FireWire cameras target industrial applications

MAY 21--Sony Electronics (bssc.sel.sony.com) has unveiled six IEEE 1394-output-compliant digital cameras for semiconductor inspection, machine vision, and factory automation.

May 21st, 2004

MAY 21--Sony Electronics (bssc.sel.sony.com) has unveiled six IEEE 1394-output-compliant digital cameras for semiconductor inspection, machine vision, and factory automation. The 910 series of cameras feature a 1/2-in. progressive-scan CCD, while the 710 series incorporates a 1/3-in. CCD. All models include an external asynchronous electronic shutter function with an exposure range from 1/50,000 to 17.5 s, allowing for capture of moving objects and still images in low light environments.

"Our IEEE 1394 digital interface cameras offer a variety of features, including partial scan and selectable output modes with shock and vibration tolerance, making them easy to integrate in imaging applications," said Ken La Marca, general manager of Sony Electronics' Visual Imaging Products Division.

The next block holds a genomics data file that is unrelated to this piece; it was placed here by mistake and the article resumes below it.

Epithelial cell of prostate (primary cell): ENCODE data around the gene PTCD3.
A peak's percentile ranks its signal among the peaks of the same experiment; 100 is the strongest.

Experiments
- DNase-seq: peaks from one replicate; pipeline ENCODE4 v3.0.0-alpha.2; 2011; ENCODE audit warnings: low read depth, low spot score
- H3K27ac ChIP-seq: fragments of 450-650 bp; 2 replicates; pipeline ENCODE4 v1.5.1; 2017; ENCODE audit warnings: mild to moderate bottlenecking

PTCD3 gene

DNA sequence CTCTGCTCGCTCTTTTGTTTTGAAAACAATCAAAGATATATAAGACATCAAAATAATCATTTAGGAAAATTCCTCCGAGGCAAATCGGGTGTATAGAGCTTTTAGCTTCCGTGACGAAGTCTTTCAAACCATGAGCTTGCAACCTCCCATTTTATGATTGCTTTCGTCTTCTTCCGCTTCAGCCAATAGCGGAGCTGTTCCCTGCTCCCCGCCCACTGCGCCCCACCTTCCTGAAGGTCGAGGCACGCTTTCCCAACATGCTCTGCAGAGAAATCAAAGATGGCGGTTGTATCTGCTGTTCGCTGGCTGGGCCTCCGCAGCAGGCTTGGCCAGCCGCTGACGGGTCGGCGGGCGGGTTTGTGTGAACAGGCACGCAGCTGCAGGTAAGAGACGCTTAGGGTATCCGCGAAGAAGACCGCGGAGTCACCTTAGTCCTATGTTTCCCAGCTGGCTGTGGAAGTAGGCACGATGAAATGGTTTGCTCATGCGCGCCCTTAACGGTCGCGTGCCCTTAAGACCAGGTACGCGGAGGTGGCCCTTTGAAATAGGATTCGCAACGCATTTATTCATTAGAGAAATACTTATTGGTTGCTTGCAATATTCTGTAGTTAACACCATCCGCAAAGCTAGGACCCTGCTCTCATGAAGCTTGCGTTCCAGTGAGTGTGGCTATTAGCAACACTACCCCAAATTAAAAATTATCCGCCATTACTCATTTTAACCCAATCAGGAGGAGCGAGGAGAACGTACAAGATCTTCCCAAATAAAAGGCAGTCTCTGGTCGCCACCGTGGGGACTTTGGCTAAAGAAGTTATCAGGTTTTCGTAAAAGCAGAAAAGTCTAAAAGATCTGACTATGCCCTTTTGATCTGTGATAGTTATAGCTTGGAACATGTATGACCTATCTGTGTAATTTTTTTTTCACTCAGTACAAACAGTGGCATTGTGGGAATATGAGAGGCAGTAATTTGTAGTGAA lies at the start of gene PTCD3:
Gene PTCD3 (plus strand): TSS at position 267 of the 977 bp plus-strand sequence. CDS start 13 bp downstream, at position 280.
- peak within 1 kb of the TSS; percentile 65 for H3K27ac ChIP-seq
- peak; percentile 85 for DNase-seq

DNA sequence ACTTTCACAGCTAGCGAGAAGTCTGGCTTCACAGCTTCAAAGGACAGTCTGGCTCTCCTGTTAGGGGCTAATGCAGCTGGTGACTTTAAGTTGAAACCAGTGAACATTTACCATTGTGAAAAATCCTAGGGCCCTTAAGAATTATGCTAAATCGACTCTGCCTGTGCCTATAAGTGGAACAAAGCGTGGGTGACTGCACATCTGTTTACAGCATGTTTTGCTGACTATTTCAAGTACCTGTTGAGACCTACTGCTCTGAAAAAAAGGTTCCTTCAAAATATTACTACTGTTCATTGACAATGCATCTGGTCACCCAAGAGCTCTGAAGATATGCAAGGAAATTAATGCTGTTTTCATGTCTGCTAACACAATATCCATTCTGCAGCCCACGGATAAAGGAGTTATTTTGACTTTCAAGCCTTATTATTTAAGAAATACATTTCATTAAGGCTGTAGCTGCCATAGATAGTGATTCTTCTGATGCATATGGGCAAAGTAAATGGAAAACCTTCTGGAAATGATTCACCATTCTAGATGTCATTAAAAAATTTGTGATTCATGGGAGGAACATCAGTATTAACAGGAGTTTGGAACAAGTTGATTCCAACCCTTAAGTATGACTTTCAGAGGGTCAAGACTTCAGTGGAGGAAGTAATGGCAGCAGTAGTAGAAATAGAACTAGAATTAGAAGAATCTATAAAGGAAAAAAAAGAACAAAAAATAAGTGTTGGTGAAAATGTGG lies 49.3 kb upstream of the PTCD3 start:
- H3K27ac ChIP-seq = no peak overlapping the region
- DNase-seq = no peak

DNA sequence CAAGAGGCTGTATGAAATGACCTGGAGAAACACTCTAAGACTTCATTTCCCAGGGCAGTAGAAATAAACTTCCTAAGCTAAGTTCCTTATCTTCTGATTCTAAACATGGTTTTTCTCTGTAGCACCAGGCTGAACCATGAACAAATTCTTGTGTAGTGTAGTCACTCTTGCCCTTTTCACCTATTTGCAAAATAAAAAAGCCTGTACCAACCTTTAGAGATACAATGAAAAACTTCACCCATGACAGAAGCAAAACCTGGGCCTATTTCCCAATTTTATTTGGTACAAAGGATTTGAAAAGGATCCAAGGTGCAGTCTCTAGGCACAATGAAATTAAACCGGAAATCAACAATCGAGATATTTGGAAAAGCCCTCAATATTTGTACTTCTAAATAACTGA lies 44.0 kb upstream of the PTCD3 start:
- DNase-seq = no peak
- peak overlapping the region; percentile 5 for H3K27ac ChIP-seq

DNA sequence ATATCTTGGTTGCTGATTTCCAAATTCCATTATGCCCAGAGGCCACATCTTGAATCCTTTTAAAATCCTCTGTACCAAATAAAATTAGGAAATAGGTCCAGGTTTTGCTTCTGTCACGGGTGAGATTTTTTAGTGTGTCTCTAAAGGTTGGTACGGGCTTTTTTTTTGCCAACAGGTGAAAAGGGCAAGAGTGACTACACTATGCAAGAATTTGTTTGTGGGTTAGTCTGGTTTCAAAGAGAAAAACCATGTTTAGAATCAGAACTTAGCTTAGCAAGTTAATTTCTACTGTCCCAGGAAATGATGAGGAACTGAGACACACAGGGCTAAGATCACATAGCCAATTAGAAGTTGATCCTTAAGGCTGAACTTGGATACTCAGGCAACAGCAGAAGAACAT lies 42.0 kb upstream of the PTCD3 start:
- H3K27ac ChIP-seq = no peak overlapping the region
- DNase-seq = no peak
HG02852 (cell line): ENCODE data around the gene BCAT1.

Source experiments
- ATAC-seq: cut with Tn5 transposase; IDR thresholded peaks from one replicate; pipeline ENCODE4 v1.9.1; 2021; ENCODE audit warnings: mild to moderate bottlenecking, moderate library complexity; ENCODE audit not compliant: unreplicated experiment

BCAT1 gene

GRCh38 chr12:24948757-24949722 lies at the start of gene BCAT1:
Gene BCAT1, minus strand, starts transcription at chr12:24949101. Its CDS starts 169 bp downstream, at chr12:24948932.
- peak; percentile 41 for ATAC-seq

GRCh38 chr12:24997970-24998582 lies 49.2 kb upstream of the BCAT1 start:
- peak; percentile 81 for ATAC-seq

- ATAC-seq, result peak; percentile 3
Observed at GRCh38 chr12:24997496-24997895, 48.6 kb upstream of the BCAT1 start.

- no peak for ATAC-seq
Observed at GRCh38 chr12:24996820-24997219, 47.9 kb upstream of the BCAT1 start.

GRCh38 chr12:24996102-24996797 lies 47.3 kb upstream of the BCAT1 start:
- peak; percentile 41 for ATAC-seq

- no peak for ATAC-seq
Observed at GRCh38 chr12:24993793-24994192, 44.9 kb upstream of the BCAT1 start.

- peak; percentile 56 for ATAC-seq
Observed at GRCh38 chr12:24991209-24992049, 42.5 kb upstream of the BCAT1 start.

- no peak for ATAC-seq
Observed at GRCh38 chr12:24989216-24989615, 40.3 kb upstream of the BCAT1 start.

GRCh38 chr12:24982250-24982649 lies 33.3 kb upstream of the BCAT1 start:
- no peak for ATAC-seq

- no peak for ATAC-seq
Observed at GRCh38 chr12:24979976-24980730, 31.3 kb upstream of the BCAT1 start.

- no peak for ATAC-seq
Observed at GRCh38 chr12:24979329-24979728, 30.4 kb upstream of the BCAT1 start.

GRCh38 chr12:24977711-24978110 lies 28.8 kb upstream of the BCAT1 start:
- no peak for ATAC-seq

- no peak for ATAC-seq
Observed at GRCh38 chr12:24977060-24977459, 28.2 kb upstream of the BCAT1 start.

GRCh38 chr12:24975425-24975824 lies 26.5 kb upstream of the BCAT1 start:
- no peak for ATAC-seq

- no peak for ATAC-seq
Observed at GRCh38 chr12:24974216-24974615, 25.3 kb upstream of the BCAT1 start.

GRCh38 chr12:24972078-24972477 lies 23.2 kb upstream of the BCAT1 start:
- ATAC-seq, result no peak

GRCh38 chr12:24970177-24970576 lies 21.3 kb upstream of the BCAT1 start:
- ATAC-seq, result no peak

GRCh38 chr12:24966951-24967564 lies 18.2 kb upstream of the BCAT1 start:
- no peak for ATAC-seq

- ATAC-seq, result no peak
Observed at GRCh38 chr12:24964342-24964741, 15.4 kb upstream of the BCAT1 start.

The IEEE 1394 digital interface camera line-up includes the XCD-SX910 with a 1/2-in. progressive scan CCD, providing monochrome images with a maximum resolution of 1376 x 1024 pixels, and 15 frames/s at 8-bits or 7.5 frames/s at 10-bits; the XCD-X710 with a 1/3-in. progressive-scan CCD, delivering monochrome images with a maximum resolution of 1024 x 768 pixels and 30 frames/s at 8-bits or 15 frames/s at 10-bits; the XCD-SX910CR with a 1/2-in. progressive-scan CCD, providing color images with a maximum resolution of 1376 x 1024 pixels and 15 frames/s at 8-bits or 7.5 frames/s at 10-bits; as well as the XCD-X710CR with a 1/3-in progressive-scan CCD, delivering color images with a maximum resolution of 1024 x 768 pixels and 30 frames/s at 8-bits or 15 frames/s at 10-bits;

The "CR" (Color Raw) models use a CCD with a color mask, commonly referred to as "Bayer filter," and output the "raw color" pixel values in 8 or 10 bit to be converted to a color image on the computer using common Bayer conversion routines. With the "DFW" models color processing is performed inside the cameras by a dedicated digital-signal processor for color conversion and white balancing on the fly.

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